And then, how about some honest and constructive discussion of the process of scientific evaluation, seeking a consensus between honest and humane people on both sides.

1.Hey, what about the many not-so-good people on both sides of this polarized mess? And, yeah, “good” is fluid in its meanings. Continue reading “Vexination”


People have noticed that I use swear words. I like the strong emphasis, for fuck sake, and the fact that profanity sometimes carries an intimation of complexity, a “there is MUCH more to it” coloring. Well, for me, anyway.

Profanity derives oomph from the no-no factor, and limited usage. It would be unfortunate if, because of people like me who swear our arses off, a swear word came to mean only “mild emphasis”.

The swearing/women thing is complex. Speaking forcefully and/or expressing anger has been one of the many “ladies don’t” pieces of crap. Also, exclusion and group identity: Men and boys might at least sometimes be us-and-not-them group cohering and identifying, when they use swear words in males-only talk. Also again, many people like to live within the ornate frame of custom. And then, I consider a family that the father is in the habit of beating the crap out of. Daddy begins swearing, they would be terrified because he is working up to the hitting.  (I hope he doesn’t get away with it.) I remind myself that custom and teaching are not the only reasons that some people dislike swear words.

The threat in profanity depends on the individual swearer. When I swear there is no threat.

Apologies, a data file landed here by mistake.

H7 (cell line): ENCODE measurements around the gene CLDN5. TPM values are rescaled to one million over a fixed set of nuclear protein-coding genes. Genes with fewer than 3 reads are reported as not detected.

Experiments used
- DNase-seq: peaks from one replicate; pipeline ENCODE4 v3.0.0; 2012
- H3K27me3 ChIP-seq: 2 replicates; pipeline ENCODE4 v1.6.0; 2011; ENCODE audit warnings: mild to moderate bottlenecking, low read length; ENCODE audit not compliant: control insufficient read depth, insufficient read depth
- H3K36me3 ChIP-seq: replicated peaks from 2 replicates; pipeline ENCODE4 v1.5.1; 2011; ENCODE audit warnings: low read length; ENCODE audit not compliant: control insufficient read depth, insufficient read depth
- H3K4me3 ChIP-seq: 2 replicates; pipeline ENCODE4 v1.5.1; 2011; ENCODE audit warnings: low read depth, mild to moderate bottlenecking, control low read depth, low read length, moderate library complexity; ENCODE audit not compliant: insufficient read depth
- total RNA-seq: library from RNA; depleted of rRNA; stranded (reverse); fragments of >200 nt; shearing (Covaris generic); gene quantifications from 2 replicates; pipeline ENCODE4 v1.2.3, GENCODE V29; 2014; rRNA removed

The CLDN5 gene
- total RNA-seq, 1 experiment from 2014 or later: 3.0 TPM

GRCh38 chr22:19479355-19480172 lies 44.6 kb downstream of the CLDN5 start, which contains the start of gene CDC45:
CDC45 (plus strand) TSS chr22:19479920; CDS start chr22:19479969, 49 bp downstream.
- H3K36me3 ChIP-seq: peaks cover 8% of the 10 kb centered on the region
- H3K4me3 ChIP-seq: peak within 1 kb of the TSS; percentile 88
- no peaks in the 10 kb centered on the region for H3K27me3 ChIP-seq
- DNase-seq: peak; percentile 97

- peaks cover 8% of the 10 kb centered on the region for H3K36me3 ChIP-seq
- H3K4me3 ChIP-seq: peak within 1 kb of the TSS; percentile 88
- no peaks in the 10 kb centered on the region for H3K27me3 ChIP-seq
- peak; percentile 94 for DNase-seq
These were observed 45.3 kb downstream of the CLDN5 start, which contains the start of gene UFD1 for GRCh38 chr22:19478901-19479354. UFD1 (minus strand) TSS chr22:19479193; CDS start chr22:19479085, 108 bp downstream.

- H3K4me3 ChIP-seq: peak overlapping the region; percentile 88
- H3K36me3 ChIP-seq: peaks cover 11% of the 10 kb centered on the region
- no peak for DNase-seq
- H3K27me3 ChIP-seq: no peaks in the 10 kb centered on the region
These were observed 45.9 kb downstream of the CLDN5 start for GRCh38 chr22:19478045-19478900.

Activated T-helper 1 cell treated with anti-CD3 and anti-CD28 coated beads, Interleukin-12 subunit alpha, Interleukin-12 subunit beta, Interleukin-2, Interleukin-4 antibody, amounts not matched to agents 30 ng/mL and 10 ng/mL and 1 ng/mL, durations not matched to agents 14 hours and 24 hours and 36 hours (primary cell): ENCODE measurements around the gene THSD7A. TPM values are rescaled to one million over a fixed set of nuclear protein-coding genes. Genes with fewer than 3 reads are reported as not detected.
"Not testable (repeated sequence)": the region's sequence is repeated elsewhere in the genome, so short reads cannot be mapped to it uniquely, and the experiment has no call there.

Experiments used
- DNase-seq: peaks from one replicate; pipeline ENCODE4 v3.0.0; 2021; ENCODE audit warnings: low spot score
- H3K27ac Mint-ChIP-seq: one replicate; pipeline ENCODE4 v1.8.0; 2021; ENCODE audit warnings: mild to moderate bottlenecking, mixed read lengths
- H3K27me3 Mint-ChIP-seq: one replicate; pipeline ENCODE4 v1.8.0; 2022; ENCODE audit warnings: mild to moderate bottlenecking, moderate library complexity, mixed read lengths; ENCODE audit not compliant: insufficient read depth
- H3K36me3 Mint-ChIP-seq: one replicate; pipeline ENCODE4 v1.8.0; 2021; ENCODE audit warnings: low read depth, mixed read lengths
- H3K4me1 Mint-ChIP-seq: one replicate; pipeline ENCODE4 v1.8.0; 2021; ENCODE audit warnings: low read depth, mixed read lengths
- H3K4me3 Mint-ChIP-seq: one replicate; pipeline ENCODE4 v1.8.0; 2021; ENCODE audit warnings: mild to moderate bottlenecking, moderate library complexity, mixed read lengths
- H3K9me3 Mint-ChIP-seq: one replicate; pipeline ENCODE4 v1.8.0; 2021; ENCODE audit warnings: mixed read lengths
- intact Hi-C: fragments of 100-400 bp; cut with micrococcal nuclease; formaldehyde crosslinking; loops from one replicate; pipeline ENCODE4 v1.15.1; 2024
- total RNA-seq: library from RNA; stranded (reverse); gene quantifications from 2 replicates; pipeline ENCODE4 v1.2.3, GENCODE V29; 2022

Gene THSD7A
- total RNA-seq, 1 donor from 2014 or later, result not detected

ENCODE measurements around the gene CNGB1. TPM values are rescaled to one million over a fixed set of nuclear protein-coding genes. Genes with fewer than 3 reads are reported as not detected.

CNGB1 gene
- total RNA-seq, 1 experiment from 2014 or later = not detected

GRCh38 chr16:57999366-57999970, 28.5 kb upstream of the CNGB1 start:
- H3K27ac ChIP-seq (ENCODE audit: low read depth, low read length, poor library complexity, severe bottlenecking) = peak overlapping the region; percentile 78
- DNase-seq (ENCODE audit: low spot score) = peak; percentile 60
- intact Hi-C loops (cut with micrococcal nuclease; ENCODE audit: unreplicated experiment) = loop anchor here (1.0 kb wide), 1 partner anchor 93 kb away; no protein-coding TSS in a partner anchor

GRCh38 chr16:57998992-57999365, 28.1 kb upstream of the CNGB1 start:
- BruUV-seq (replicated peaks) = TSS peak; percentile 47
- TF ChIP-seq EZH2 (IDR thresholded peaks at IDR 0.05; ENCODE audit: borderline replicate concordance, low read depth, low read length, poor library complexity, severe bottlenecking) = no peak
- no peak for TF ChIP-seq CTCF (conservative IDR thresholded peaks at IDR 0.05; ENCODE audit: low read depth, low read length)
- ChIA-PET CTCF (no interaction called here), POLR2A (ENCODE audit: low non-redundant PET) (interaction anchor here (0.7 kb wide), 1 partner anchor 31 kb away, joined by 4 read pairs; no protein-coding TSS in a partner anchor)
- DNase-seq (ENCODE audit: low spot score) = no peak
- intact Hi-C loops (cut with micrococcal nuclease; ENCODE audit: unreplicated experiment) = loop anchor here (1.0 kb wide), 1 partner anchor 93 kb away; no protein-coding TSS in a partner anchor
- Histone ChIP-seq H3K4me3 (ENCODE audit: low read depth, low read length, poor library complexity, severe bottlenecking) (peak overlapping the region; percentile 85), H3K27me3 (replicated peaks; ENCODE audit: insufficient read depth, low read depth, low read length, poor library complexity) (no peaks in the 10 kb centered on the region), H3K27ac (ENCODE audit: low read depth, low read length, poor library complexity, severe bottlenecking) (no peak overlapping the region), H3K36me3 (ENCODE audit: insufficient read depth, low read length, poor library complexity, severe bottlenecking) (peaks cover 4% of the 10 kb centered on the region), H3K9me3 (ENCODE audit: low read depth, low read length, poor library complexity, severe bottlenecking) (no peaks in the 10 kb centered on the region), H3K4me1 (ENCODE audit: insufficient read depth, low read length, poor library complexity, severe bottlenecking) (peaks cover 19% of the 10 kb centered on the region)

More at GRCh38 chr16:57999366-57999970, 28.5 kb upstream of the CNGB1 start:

The use of “fuck” as a swear word is odd. Partly, I assume, its force would derive from its no-no status. Also, I assume there is a sad connection to rape and sexual abuse. So, I prefer a made-up explanation: There was a BC Ferries disaster in 2006.The Queen of the North sank after hitting rock near Gil Island in Wright Sound. It was widely – and possibly untruthfully – rumored, at the time, that the officers on the bridge were having sex.. One might say of that story that the fucking crew let the boat run aground.

Apropos “god damn”, uh, which ?god? I could imagine Ganesh damning the ivory trade… sorry.


I hope we can look at the placebo effect with wisdom and common sense.
Recent research1 supports the effectiveness and importance of placebos for palliative treatment, to help people access their own ability to feel better. Placebos work subjectively, and by very many people’s testimony can help people feel better and are generally best regarded as palliative not curative.